Twitter lists

Thanks to the internet there is too much information in the modern world. Alongside newspapers, TV, and radio there are endless websites, blogs, and podcasts sharing ‘content’ and fighting for our attention, let alone Twitter. Twitter, I feel, is the most extreme example of this phenomenon.

Twitter features the most content by the most people accessible with the greatest ease (i.e the majority of accounts are public, accessible at the click of a follow button, and assembled into a single timeline, as opposed to friend requests having to be accepted or website menus navigated). Of course, none of this is at odds with the brevity of Twitter’s content (140 characters or less) but is actually a function of it. The easier and quicker it is to create something, and the lower the threshold at which that thing is considered worth sharing, the more content is likely to be created.

The problem with such a surfeit of information is navigating it. Many of is have become skimmers, ruthlessly filtering out anything that does not immediately grab our attention. The implications of this behaviour are beyond what I want to get at in this post, which is that Twitter should improve how it displays lists.

I am sure I am not the only one who feels that in some ways their Twitter timeline becomes less useful the more accounts they follow. The more tweets one has access to, the more likely one is to miss something. On the other hand, in my experience at least, the more I use twitter the more accounts I want to follow, as I am drawn towards interesting information and conversations. The only real way to combat this is to use lists, in order to group accounts together, and sort the vast expanses of twitter in some basic way.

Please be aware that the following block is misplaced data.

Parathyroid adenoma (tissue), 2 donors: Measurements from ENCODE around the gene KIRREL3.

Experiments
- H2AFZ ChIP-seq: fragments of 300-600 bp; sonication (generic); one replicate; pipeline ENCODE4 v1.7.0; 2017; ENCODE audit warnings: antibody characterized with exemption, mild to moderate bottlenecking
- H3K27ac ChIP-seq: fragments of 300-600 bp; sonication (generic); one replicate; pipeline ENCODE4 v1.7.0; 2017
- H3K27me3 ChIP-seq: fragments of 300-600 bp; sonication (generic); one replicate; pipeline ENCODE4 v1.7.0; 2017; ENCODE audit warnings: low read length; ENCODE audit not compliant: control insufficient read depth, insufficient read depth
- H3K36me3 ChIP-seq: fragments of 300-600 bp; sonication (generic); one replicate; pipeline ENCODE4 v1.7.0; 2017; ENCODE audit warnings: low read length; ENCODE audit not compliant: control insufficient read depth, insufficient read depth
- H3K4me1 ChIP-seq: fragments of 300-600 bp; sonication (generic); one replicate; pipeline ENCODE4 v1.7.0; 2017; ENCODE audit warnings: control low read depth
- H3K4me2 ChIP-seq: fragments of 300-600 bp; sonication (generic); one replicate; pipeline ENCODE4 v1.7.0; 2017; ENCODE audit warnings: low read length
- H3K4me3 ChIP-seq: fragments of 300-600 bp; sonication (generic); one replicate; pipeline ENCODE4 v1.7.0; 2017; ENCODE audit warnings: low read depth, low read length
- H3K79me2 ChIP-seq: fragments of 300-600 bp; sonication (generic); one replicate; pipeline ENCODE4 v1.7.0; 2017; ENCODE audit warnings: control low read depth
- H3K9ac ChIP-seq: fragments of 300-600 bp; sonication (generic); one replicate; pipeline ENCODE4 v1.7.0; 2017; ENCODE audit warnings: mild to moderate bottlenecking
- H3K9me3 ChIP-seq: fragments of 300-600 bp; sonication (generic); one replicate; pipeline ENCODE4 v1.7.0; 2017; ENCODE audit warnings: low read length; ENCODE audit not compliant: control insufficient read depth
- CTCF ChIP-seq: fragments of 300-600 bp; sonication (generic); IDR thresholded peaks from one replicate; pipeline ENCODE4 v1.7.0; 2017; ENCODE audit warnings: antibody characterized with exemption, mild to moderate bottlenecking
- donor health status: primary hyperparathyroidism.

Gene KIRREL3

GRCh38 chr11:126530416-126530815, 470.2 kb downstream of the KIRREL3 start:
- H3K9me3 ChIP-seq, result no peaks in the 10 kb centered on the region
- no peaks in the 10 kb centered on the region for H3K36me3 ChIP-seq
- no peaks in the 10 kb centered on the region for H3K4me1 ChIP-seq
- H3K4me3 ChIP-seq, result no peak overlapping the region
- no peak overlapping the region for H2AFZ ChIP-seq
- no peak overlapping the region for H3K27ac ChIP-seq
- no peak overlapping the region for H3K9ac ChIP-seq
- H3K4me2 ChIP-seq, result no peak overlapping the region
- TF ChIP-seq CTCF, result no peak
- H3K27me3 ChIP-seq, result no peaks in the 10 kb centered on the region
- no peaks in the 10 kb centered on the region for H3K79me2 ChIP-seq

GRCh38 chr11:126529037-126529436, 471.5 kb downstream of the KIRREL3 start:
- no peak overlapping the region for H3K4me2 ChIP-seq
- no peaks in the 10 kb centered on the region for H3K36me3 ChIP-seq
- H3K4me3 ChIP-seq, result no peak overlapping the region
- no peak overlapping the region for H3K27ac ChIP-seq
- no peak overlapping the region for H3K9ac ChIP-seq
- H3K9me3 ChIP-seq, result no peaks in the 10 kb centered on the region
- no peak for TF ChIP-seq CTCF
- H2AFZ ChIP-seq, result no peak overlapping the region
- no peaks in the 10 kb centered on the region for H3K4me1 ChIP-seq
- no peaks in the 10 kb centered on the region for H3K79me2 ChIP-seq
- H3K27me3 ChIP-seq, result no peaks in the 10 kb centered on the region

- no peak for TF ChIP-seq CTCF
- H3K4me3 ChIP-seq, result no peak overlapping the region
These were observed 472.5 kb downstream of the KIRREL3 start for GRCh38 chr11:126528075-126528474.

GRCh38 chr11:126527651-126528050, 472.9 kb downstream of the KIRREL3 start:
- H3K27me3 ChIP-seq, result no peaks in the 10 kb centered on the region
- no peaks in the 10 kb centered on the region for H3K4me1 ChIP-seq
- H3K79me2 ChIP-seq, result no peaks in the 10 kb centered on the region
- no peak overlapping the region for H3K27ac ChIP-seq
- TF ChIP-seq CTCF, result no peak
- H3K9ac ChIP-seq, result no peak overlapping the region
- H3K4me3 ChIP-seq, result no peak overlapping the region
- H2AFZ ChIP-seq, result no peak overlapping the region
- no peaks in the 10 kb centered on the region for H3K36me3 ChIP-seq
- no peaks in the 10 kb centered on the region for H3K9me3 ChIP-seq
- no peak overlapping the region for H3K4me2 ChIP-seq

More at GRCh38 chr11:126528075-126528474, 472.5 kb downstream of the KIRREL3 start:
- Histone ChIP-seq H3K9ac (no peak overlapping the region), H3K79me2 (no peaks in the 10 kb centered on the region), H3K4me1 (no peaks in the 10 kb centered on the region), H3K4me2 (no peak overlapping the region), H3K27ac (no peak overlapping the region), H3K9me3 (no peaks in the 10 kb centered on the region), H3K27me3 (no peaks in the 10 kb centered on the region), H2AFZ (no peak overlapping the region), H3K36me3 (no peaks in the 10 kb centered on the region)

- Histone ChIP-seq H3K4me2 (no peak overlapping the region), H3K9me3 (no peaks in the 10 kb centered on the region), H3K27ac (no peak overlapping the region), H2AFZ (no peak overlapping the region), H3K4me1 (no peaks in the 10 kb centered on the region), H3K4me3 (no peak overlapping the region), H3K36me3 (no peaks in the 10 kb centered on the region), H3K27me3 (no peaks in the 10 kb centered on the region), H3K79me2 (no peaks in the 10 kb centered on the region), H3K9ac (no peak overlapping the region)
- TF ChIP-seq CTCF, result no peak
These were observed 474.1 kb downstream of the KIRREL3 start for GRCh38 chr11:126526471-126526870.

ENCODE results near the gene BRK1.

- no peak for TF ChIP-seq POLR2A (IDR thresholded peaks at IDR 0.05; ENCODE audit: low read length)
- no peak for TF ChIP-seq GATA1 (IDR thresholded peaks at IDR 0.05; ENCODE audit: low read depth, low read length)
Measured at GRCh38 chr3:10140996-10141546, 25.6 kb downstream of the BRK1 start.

The problem with this is that lists are a pain to access. After Twitter’s most recent redesign of their iOS app, the timeline, notifications, search, the compose tweet function, draft tweets, my profile, and now messages are easy to access. Lists are not. To access lists I have to go to my profile, scroll down, and then click on lists. This is a pain (albeit it a first world problem), particularly when the list section has a tendency to close sometimes when I navigate away from Twitter and then back again. Given the huge amount of information Twitter features, making that content easy to navigate and sort has to be a priority. Making lists more easily accessible would surely be an easy improvement to make, particularly in the app, where it could be accessed by a long press on the home button. Please twitter?

PS. A bit of a weird thing to write so much about, but I really wanted to write a post on something, anything, for the first time in a long time – this was one take, no stopping and no editing.


Cool stuff: Buffer & Pocket

So, in the last few days I’ve finally established a settled group of apps for reading and sharing internet content, having moved away from Hoosuite to using Twitter‘s own interface along with two great apps called Pocket and Buffer, which have made my life a lot easier. Essentially, Pocket allows me to read or watch pretty much anything on the internet at a later point, and Buffer allows me to share those things at regular intervals. Continue reading

Facebook Home: some thoughts

Yesterday Facebook launched a major move called Facebook Home to gain even more control of its users’ smartphones. ‘Home is a family of Facebook apps that overhauls your entire [Android] device, turning it into a Facebook phone,’ ‘a deep software integration with Android that puts Facebook services front and center. [sic]‘ It was announced alongside the HTC First, which has Facebook Home pre-installed. Here are some initial thoughts. Continue reading